Serverless architecture will be implemented more broadly - enabling developers to focus more and more on purely creating value

Serverless architectures are infrastructure deployed as code, which, if done well, removes the infrastructure provisioning bottleneck from the software delivery pipeline. This means that developers don’t need to worry about infrastructure and can focus purely on writing great code.

Serverless was thrust into the limelight in 2014 with the publication of AWS Lambda, a compute service that runs code in response to events and automatically manages the compute resources required by that code.

Updates to the Lambda platform were announced at the recent AWS re:Invent summit, highlighting their confidence in the rising popularity of the platform.

Google Trends clearly shows the increasing interest in serverless: https://www.google.com/trends/explore?q=Serverless

 

4. The machines leap ahead, taking DevOps with them

Machine Learning, AI, and Big Data are going to widen the lead of advanced technology firms

Automation is one of the key pillars of DevOps. And as machine learning, artificial intelligence and big data analytics increase in sophistication, the range and complexity of the tasks that can be automated also increases.

The effectiveness of DevOps is then raised another notch as employees spend even less time on non-differentiating, repeatable tasks and instead focus on creating and delivering value to customers.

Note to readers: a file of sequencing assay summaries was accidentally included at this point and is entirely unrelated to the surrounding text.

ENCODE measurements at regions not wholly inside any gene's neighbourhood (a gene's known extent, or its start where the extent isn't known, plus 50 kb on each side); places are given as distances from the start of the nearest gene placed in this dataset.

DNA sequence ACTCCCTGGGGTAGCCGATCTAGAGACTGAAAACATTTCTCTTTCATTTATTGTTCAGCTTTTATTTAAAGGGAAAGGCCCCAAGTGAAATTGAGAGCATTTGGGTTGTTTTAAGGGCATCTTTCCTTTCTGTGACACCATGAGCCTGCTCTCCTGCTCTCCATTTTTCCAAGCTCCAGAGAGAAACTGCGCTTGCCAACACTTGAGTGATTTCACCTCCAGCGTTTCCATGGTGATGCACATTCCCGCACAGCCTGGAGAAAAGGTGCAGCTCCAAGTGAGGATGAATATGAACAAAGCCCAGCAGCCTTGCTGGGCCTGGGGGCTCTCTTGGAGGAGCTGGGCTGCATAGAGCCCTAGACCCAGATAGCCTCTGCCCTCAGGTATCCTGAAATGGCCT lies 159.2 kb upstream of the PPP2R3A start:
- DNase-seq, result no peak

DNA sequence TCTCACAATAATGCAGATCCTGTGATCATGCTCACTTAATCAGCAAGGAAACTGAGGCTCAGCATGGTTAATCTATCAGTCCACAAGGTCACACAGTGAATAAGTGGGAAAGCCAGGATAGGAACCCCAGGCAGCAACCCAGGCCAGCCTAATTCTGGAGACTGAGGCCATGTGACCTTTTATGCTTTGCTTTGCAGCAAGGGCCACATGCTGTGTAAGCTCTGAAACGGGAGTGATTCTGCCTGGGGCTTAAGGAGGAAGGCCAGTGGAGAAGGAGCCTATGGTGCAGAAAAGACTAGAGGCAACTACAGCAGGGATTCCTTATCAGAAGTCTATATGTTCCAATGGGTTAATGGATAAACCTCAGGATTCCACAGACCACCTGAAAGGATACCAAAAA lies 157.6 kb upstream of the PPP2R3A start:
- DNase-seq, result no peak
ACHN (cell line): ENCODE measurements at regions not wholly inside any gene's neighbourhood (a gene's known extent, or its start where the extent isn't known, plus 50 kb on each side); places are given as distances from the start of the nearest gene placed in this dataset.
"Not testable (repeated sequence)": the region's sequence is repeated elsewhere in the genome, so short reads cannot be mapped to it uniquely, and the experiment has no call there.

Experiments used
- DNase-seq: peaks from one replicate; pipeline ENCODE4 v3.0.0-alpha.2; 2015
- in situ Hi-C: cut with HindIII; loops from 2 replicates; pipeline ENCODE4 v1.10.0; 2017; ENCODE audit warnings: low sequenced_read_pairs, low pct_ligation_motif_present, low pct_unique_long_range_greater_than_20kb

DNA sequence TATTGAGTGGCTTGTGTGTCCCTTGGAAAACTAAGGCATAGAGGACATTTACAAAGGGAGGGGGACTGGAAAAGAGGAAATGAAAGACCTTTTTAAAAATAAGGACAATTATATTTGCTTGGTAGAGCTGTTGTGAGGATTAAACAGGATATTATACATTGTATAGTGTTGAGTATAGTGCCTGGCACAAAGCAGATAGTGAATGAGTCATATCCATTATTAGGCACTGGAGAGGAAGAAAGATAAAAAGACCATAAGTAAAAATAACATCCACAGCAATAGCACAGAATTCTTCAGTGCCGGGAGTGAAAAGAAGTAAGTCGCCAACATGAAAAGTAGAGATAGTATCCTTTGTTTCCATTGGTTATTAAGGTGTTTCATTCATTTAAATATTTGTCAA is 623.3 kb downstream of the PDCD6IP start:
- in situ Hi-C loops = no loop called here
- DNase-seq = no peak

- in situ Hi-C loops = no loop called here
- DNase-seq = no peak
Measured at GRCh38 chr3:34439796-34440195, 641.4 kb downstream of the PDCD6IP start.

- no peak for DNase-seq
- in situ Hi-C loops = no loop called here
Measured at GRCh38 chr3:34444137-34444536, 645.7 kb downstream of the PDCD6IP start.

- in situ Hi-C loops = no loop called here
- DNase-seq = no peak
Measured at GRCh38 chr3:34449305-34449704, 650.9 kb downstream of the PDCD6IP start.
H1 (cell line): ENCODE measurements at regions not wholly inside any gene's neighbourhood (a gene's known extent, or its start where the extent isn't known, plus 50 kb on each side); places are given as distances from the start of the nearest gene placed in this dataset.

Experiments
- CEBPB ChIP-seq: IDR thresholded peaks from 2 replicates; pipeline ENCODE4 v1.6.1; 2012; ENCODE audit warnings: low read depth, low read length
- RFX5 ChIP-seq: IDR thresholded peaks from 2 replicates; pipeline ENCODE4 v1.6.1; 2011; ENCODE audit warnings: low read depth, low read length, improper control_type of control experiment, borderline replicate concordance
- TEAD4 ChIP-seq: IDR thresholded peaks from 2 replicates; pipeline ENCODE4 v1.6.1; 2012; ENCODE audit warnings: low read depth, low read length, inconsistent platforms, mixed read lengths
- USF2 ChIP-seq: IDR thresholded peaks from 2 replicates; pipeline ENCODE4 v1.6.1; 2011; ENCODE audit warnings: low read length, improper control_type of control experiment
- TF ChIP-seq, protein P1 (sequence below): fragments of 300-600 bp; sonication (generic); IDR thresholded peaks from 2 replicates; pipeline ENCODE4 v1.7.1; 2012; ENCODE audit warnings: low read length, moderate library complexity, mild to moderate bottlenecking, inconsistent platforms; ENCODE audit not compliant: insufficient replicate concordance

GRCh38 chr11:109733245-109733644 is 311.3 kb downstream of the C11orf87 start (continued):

Eventually, automation tools may be able to identify bottlenecks and inefficiencies themselves, and come up with a solution themselves: automating automation.

This is admittedly incredibly advanced stuff, but the first steps are being taken towards it already (just look at some of the announcements at AWS re:Invent). And any companies that manage to make any gains in this area - essentially automating the creation of competitive advantage - will exponentially widen their lead on their competition.

 

5. Increasing DevOps in the enterprise 

2016 saw big increases in DevOps adoption in the enterprise and this stands only to rise

The business case for cloud computing and DevOps is practically irrefutable. And we’re only going to see greater adoption as awareness rises, case studies proliferate, and confidence grows.

We expect that in 2017 there’ll be a greater focus on improving the metrics by which success is delivered - a shift in focus towards time-to-value, rather than just deployment frequency or having a certain percentage of workloads in the cloud.

Amongst our clients we are already seeing DevOps expand beyond initial lighthouse projects within individual teams and grow into much bigger projects across larger sections of the organisation.

  • Benjamin Wootton

    Co-Founder and CTO

    Benjamin Wootton is the Co-Founder and CTO, EMEA of Contino. He has worked with tens of enterprise organisations on DevOps transformation and is a hands-on DevOps engineer with expertise in cloud and containers.

    More Articles by Benjamin